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Wild Animals/what killed my feral cat


songbird wrote at 2010-01-06 23:16:19
I am currently searching for something killing and or wounding almost all of my cats on my farm and the neighbors farm.  It is biting the necks and and feet.  They end up with terrible infections but those that survive until I find them have been treated with amoxicillin and locked up in the barn, sheds, garage or even in the house.  But it is a continual battle.  The neighbor cats are being killed off one by one.  I found a half-grown cat in a box of straw dead.  It had a mass of blood by it's neck and all of the intestines and organs were eaten.  It had been dead about 6 or 8 hours I think.  The second cat was found the same way.  It was freezing in the barn and found limp yet. Near that same box.  My husband and I have been raking our brains.  I found possum tracks and raccoon tracks and another track yet to be identified.  We now are suspecting it is a mink.  We have set a live trap several places with no luck.  We cat a cat door to our barn.  We put all the cats inside and rigged it to the entrance of that door.  No luck. I understand minks are killing machines and kill and wound for the heck of it.  They are also lazy eaters and go for the softest flesh first.

I Live in Northern Indiana and have not heard nor seen any mink in these parts.  The other neighbors a mile away have said there is something killing the chickens it only eats the heads off. (But that is contrary to the soft meat info of mink habits.)  Any info is appreciated!

steph wrote at 2015-08-21 00:47:46
might have been a fox. they are known to kill chickens even when they are not hungry enough to eat them. probably, your cat was killed quickly before it even knew what was happening

woodsboy wrote at 2015-08-28 18:47:42
As a general rule coyotes tear their prey apart at the kill site and leave pieces laying all around, byt bobcats, lynx and even mountain lions, move their prey to a secluded location nearby, strip away the fur and feed. Then they move the remains to another location to cache it for later feeding. I have no info on Fisher kills, but it sounds like dogs or coyotes killed your cat...

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Dana Krempels, Ph.D.


I'm an evolutionary biologist with a passion for animals. Ask about natural history, behavior, ecology, evolution. PLEASE NOTE:

If you have found an "orphaned" or injured wild animal or bird:
Please don't waste time asking questions on the internet, as the answers may come too late. DO NOT FEED THE ANIMAL, and DO NOT HANDLE IT unless it is in imminent danger. (Many wild "orphans" are not orphans at all!) If you are absolutely sure it is orphaned, keep it warm and quiet, and find a LICENSED WILDLIFE REHABILITATOR HERE. Don't try to raise a baby yourself, or rehabilitate an injured anmal. Many a well-intentioned rescuer will do more harm than good, especially with baby birds and baby rabbits.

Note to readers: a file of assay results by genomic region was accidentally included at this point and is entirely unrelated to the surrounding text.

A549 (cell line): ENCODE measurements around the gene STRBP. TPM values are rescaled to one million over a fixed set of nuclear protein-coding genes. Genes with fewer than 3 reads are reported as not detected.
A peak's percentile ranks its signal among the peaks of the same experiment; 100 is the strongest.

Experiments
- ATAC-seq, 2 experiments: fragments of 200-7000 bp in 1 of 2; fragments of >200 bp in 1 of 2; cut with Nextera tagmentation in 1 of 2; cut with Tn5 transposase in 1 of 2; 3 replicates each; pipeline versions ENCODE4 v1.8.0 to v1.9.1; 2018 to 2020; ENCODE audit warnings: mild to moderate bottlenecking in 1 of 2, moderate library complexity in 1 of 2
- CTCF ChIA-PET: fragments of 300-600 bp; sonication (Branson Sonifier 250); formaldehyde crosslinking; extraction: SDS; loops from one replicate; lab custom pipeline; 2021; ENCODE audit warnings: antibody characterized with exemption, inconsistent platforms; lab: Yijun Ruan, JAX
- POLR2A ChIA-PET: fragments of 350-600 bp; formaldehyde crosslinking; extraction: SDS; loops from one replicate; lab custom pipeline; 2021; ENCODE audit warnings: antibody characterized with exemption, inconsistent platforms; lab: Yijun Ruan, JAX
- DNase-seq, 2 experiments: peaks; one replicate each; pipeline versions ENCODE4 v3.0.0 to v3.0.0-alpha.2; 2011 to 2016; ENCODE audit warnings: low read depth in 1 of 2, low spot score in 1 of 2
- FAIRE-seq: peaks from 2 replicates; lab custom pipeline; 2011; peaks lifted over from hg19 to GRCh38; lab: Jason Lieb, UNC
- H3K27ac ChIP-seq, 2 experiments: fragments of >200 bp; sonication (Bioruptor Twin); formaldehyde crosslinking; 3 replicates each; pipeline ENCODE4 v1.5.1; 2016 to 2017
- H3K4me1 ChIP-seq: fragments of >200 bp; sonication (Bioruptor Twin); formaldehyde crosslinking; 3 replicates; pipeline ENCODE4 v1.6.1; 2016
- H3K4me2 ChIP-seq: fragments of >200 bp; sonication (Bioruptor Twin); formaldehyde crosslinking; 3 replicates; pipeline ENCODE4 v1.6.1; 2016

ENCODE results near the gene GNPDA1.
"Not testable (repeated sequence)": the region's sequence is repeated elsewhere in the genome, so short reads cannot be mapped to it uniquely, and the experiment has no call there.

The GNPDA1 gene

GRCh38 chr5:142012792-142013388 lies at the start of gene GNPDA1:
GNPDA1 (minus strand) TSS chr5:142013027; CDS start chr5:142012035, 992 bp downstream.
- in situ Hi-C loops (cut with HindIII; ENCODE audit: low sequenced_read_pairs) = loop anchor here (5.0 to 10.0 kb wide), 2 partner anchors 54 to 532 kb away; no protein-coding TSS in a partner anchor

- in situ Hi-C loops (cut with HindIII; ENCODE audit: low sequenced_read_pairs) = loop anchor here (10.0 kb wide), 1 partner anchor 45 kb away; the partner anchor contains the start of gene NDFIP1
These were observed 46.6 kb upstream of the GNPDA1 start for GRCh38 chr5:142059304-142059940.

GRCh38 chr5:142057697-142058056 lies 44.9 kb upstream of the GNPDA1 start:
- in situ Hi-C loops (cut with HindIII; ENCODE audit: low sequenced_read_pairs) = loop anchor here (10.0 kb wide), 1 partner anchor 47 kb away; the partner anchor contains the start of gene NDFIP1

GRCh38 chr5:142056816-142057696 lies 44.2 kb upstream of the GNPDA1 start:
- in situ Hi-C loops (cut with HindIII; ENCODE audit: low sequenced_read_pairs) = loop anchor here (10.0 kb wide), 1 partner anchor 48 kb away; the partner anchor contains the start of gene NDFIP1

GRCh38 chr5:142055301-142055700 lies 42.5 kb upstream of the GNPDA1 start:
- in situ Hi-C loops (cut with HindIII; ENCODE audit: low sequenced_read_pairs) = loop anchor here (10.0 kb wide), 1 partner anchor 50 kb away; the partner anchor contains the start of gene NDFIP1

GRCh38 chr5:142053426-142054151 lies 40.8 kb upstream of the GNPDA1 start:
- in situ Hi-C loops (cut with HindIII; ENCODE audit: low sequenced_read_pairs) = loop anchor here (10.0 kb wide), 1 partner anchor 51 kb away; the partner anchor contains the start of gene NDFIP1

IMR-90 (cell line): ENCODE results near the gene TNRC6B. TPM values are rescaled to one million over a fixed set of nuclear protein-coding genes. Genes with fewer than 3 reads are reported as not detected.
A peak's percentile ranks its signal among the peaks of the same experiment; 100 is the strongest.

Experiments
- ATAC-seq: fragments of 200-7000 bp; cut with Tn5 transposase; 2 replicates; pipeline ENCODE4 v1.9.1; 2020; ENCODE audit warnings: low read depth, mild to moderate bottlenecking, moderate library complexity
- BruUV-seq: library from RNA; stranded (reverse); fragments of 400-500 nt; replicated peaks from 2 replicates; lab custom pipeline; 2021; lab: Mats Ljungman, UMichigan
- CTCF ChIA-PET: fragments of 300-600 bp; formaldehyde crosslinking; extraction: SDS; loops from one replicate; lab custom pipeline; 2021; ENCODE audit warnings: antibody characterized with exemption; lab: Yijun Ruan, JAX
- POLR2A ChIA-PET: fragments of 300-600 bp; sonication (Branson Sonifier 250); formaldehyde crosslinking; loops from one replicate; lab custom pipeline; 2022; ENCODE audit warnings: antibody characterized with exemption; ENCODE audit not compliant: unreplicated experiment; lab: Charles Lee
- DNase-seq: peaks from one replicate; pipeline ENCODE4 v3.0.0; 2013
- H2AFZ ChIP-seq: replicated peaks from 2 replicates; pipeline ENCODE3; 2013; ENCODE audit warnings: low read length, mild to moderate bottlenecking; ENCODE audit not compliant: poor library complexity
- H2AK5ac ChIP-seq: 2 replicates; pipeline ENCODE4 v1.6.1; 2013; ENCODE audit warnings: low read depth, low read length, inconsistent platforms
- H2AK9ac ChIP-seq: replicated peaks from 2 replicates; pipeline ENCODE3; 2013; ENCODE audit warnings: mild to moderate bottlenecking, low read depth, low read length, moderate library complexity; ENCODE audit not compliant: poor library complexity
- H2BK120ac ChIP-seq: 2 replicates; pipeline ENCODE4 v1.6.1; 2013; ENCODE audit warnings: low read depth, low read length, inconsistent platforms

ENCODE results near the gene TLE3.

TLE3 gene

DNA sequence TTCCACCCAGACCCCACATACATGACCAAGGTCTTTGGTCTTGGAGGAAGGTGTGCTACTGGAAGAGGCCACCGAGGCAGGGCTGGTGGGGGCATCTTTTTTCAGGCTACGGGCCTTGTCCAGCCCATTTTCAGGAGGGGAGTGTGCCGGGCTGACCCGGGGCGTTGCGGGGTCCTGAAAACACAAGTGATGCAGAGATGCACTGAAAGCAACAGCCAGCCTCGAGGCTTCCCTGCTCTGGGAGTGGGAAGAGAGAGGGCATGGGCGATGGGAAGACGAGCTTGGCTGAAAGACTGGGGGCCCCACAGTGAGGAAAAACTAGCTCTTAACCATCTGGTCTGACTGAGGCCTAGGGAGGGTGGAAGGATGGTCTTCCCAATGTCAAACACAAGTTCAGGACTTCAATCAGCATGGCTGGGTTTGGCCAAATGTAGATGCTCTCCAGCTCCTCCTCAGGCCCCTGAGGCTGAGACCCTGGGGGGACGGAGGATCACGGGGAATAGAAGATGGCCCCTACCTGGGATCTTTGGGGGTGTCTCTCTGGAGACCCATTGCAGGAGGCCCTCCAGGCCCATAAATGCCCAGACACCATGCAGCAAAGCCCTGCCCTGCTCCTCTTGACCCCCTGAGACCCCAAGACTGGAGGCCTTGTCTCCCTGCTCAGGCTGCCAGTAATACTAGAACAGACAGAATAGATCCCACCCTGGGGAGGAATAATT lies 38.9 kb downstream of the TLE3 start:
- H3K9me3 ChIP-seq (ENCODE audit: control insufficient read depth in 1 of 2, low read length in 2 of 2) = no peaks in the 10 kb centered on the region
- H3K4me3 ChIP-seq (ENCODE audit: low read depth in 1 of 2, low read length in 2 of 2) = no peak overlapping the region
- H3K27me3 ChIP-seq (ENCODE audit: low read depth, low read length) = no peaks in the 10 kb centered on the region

Without geographic location, time of day and habitat, I can't help. A clear picture is always best.

It's impossible for me to I.D. an animal call without hearing it myself.

I'm not an expert on comparative strengths of different animals (more complicated than you might think!) nor bite forces.

I refuse to answer "Which of these two animals--X or X--would win in a fight?".

These hypothetical matchups range from impossible (Grizzly Bears and Gorillas don't even occupy the same continent.) to ridiculous (Someone asked me "Who would win a fight between a Great White Shark and a tiger?").

The vast majority of animals--even the fierce and powerful--are not as warlike as Homo sapiens, and it's childish to project our aggressiveness onto them.


I have been the fortunate caregiver to a group of Black-tailed Jackrabbits rescued from the Miami International Airport, and not releasable in this area because they are not native. I also have rehabbed and released Eastern Cottontails, and am in contact with many very experienced wildlife rescuers who regularly handle injured or orphaned rabbits and hares.

House Rabbit Society

Exotic DVM journal

I have a Ph.D. in Biology, with main areas of expertise in evolutionary biology, genetics, botany, and ecology.

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